The agreement on the level of the European Council is not the end of the battle. Pursuant to Art. 312 of the Treaty on European Union, the Council adopts a regulation unanimously and after obtaining consent of the European Parliament which stipulates long-term financial frameworks. That is why we are halfway to a possible solution. During the summit, presidents of the biggest factions in the European Parliament (Joseph Daul, Hannes Swoboda, Guy Verhofstadt, Rebecca Harms and Daniel Cohn-Bendit) issued a joint declaration in which they firmly state that the Parliament cannot accept the agreement as it is, in the form adopted by the Council. They are sorry to state that within the past few months Herman Van Rompuy did not lead any negotiations with the Parliament. Probably already during the plenary session in March, the Parliament will adopt the resolution which will confirm the intention to reject long-term financial frameworks, as they stand, suggested by the Council, and will again refer to conditions essential for such an agreement. Deputies are fully aware that they will be under great pressure to accept the agreement, hence there is an idea of President Schulz that the voting should be secret. Parliamentarians are aware that the issue of figures is surely not to be negotiated but there are many additional conditions which should be fulfilled: greater flexibility between categories of expenditures and the years ratified by qualified majority of votes in the Council, a compulsory clause concerning the review of budget for 2-3 years, creating an own new system of financing for the European Union which would gradually substitute present premiums from member states’ budgets and a future-oriented budget which strengthens the competitiveness of economy. The March parliamentary resolution is to be a signal for the Council that the agreement, which is not good for Europe, will be rejected. The final decision will not be made before June 2013.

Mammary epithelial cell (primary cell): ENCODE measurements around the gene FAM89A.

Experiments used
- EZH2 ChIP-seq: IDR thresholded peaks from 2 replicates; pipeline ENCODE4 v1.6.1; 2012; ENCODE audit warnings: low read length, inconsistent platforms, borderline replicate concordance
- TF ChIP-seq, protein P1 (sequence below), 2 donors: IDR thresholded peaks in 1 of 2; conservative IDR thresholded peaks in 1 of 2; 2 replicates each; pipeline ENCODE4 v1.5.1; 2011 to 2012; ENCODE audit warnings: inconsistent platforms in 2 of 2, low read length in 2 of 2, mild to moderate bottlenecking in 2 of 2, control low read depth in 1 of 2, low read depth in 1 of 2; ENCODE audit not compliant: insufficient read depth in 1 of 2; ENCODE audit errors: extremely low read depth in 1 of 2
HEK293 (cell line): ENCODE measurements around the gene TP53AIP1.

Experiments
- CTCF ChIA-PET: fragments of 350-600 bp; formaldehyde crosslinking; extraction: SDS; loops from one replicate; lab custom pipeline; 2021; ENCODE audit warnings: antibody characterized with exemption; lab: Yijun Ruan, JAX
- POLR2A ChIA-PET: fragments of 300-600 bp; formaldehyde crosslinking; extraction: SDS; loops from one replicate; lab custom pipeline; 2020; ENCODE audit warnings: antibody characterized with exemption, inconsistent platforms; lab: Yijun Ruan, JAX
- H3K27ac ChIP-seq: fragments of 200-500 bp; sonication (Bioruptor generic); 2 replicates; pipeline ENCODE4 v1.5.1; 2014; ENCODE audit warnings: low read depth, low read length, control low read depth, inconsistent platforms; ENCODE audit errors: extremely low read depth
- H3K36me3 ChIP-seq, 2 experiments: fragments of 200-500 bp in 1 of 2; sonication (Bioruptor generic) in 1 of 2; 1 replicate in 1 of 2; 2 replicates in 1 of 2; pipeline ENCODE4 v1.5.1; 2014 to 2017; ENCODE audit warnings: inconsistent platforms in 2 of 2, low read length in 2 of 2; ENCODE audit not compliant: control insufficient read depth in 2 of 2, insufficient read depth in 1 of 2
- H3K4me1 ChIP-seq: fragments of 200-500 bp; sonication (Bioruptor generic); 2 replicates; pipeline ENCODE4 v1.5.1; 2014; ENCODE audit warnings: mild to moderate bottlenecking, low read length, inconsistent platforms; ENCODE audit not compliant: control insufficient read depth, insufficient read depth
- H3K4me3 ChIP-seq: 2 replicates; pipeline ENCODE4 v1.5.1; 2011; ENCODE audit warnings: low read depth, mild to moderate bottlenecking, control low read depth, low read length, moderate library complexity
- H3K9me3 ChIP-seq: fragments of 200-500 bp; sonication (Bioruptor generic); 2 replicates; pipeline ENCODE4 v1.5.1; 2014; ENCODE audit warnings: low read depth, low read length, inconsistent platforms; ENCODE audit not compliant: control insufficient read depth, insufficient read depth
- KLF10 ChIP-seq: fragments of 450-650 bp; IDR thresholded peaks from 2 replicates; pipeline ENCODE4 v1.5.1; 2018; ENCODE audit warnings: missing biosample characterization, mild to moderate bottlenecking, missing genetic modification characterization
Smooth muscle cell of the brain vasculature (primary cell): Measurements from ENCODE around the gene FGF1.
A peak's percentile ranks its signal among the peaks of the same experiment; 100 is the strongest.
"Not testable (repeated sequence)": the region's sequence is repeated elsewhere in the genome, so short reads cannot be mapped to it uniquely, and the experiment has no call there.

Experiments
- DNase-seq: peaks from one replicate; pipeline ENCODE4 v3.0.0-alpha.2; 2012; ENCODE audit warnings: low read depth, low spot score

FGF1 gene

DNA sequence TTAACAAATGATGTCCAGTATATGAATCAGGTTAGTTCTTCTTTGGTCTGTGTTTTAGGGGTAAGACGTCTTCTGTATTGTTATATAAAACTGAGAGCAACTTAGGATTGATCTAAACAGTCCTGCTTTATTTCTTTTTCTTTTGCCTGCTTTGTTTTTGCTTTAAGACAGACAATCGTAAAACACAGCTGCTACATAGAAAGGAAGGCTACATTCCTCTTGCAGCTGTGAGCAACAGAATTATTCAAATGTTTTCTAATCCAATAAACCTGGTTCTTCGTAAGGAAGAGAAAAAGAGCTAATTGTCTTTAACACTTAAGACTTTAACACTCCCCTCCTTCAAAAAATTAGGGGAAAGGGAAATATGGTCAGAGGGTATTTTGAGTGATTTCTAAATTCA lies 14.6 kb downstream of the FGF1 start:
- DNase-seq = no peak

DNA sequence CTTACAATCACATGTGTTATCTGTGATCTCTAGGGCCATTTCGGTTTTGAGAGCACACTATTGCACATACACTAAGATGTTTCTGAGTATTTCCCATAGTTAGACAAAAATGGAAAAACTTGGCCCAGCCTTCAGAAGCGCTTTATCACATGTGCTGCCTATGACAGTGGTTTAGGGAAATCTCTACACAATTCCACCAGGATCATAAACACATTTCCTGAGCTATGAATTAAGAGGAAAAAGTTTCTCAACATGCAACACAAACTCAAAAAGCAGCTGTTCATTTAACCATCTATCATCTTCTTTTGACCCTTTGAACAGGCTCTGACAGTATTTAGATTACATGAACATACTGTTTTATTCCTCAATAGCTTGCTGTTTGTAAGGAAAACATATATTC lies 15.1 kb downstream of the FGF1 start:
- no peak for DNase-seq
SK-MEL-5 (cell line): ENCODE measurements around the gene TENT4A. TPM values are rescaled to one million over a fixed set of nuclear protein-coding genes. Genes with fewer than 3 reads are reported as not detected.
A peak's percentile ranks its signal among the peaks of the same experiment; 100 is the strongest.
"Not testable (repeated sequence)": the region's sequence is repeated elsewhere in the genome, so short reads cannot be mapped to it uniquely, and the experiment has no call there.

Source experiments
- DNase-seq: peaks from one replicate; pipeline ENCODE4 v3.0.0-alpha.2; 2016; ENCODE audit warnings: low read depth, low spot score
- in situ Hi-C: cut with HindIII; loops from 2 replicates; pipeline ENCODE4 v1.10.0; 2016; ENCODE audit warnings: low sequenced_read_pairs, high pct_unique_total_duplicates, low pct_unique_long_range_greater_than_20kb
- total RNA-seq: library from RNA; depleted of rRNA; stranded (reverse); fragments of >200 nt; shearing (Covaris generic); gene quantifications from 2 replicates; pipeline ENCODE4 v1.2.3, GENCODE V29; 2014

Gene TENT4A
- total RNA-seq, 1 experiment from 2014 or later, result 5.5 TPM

There is one more issue concerning the agreement reached on Friday which we should pay attention to. The European Union budget means two issues: liabilities and payments. The first one means the amount of money which can be allocated to projects and the second one means a real flow of money between the Commission and beneficiaries (including member states).

The difference between these two issues amounts to 5 percentage points in the favour of liabilities. In Commission’s suggestion this ratio amounts to 95.6%, in the present financial framework 2007-2013: 95%. According to the Council’s agreement it is 94.6% – that is 960 billion euros for liabilities and 908 billion euros for payments. To make it simpler, it can be stated that the Council presupposes that 52 billion euros will not be used. It is possible but let us not forget about the N+2 rule (and with some exceptions even N+3) concerning structural funds spending where payments (when looking from the present financial perspective) can be realised up to the end of 2015. The problem of too low level of payments for the third time in a row, in November 2012, led to annual budget negotiations between the Parliament and the Council. The result of the delayed implementation of programmes within the scope of financial perspective 2007-2013 was that the Council got used to the low level of payments in the years 2007-2009. However, the amount of money that should be paid according to invoices sent to the Commission has been systematically increasing since 2010. The Commission covers these invoices from available funds and suggests an amending budget in the case of shortages. In 2012, the missing amount was 9 billion euros. In the end, we managed with difficulties to negotiate the increase in the 2012 budget by 6.1 billion euros, and 2.9 billion euros were reallocated for 2013. It is worth mentioning that this amount concerns only settlements which were sent to the Commission before 31st October 2012. The amount missing as of this date is … 16 billion euros. Soon there will be intensive negotiation between the Council and the Parliament on amending the budget for 2013, which can concern even the whole amount mentioned above. Negotiating a new financial framework with blatantly low level of payments means getting EU budget into deficit, as first of all invoices from the above mentioned financing period will have to be paid off. And what about new projects? Who is going to pay for them?

It seems that this budget year is not going to be boring…

The text has been originally published on liberte.pl

Translation: Anita Stradomska

Proof – reading: Katarzyna Różańska